Are they Deductible?
Travel expenses are the ordinary and necessary expenses of traveling away from home for your business, profession, or job.
Bona fide business purpose. A bona fide business purpose exists if you can prove a real business purpose for the individual's presence. Incidental services, such as typing notes or assisting in entertaining customers, aren’t enough to make the expenses deductible.
Lavish or extravagant. You can’t deduct expenses for meals that are lavish or extravagant. An expense isn’t considered lavish or extravagant if it is reasonable based on the facts and circumstances. Expenses won’t be disallowed merely because they are more than a fixed dollar amount or take place at deluxe restaurants, hotels, nightclubs, or resorts.
Trip Primarily for Business. You can deduct all of your travel expenses if your trip was entirely business related. If your trip was primarily for business and, while at your business destination, you extended your stay for a vacation, made a personal side trip, or had other personal activities, you can deduct only your business-related travel expenses. These expenses include the travel costs of getting to and from your business destination and any business-related expenses at your business destination.
Trip Primarily for Personal Reasons. If your trip was primarily for personal reasons, such as a vacation, the entire cost of the trip is a nondeductible personal expense. However, you can deduct any expenses you have while at your destination that are directly related to your business.
A trip to a resort or on a cruise ship may be a vacation even if the promoter advertises that it is primarily for business. The scheduling of incidental business activities during a trip, such as viewing videotapes or attending lectures dealing with general subjects, won’t change what is really a vacation into a business trip.
To determine whether travel expenses are in pursuit of a trade or business, Treasury Regulation 1.162-2 states that travel expenses must be "reasonable and necessary" in the conduct of and directly attributable to the taxpayer’s business.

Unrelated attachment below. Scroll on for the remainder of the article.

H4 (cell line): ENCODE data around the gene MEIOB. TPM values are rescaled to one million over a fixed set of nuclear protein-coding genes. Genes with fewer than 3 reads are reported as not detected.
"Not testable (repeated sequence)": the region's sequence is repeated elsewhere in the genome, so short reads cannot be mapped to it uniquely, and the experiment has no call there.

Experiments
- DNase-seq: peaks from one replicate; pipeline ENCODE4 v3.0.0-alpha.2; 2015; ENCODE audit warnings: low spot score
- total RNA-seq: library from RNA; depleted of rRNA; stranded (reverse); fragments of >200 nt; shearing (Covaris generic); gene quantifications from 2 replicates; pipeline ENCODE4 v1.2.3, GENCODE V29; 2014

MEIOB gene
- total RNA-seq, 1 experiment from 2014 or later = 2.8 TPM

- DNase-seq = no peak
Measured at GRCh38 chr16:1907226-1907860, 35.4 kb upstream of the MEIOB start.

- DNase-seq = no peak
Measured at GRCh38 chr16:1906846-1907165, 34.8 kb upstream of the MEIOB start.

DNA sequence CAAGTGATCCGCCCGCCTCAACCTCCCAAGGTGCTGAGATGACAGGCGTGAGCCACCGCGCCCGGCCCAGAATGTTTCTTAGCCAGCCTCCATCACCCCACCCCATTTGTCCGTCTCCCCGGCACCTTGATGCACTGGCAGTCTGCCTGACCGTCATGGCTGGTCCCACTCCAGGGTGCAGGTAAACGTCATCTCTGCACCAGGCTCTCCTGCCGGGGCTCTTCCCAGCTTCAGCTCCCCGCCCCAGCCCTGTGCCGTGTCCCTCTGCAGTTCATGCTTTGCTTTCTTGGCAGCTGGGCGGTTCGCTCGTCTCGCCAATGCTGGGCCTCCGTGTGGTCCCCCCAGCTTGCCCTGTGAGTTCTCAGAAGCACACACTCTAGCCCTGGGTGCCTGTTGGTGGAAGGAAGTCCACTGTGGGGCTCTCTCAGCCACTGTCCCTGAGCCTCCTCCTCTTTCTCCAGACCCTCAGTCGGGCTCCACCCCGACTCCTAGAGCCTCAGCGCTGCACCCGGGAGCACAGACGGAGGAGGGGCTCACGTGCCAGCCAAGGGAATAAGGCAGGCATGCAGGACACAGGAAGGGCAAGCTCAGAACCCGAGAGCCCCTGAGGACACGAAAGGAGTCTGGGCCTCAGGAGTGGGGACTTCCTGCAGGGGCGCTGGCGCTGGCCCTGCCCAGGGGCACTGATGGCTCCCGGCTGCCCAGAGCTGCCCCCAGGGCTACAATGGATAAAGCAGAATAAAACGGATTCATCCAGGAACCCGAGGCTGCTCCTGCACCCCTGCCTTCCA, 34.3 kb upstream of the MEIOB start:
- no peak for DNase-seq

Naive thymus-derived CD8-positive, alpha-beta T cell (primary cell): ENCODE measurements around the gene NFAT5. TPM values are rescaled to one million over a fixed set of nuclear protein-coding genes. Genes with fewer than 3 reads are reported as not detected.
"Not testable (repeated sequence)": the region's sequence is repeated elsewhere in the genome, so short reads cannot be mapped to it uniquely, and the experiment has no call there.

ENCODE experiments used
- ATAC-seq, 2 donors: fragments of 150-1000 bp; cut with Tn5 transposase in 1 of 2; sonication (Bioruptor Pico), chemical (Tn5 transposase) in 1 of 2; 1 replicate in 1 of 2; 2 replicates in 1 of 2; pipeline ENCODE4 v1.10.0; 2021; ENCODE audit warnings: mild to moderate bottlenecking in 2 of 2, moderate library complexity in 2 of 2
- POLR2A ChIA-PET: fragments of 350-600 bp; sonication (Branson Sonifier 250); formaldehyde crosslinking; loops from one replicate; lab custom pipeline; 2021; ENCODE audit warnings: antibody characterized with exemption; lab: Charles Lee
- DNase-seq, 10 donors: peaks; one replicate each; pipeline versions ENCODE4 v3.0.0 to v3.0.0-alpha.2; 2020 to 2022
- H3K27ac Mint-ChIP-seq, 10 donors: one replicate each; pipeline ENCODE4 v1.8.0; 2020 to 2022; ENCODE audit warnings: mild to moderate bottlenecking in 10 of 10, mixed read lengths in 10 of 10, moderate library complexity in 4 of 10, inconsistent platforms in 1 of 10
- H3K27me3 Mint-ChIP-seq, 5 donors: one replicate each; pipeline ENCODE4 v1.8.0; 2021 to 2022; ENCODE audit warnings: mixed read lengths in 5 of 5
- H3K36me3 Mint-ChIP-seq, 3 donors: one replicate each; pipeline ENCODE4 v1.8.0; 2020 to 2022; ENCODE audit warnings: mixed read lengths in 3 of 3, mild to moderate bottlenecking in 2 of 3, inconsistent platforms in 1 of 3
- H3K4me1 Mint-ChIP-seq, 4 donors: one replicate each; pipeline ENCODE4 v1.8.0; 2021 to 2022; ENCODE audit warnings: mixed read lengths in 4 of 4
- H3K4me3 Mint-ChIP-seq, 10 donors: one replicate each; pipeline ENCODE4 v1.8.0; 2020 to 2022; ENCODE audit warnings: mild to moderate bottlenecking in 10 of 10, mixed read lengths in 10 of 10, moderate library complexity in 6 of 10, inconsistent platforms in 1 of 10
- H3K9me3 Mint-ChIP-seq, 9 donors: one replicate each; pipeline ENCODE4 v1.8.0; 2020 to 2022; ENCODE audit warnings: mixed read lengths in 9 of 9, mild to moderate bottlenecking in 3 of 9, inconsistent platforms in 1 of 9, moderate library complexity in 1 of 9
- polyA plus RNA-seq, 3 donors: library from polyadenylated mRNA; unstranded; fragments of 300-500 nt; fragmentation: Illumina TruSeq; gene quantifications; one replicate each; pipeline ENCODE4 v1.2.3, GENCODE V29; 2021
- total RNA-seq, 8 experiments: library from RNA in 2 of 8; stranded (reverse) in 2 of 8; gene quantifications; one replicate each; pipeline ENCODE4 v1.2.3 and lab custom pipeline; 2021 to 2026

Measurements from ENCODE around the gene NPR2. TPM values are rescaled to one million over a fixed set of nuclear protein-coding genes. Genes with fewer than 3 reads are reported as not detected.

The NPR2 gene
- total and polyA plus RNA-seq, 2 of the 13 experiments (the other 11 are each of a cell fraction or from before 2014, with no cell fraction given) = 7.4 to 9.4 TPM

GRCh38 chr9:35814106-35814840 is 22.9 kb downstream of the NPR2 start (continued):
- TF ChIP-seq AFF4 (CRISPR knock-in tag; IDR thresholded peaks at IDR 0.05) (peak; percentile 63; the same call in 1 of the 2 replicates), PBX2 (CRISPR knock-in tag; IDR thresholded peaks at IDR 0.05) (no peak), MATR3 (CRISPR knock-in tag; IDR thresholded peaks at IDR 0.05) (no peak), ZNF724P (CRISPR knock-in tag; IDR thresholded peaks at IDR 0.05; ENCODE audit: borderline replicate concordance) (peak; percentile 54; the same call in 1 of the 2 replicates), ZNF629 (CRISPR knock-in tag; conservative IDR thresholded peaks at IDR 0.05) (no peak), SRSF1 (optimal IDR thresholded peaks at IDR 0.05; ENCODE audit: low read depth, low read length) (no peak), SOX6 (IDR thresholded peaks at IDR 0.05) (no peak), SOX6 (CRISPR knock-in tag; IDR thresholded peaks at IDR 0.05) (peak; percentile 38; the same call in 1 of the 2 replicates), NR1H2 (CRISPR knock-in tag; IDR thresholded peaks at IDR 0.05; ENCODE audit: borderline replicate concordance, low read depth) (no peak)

Travel expenses incurred primarily for personal activities are not deductible
When travel expenses include both a business and personal component, the deductibility of the travel expenses will depend upon the facts and circumstances of each case. The most important factor to consider is the length of time spent on business and personal activities during the trip. This, in conjunction with the primary purpose of the trip, will help determine if airfare or mileage is deductible and which portion of meals and lodging are deductible. Typically, if the primary purpose of the trip is business, the travel expense would be deductible.
If, however, the trip is personal and a business meeting occurs while on the trip, only that portion of any lodging or meals relating to the business meeting would be deductible as a business expense.
If a taxpayer claims a deduction for travel expenses, it is the taxpayer's responsibility to maintain sufficient records to substantiate the underlying purpose for the travel. Extensive records, dates, times of meetings, etc. are a good practice to substantiate such deductions. This can be confusing and the IRS has extensive guidelines available for typical and unique circumstances, including travel outside of the US and on cruise ships.
We always recommend double-checking with the IRS guidelines to make sure you are taking the deductions most appropriate for each set of circumstances.